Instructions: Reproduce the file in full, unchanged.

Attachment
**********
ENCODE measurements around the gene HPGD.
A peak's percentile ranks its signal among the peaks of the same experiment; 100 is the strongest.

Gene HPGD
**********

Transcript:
ENCODE measurements around the gene HPGD.
A peak's percentile ranks its signal among the peaks of the same experiment; 100 is the strongest.

Gene HPGD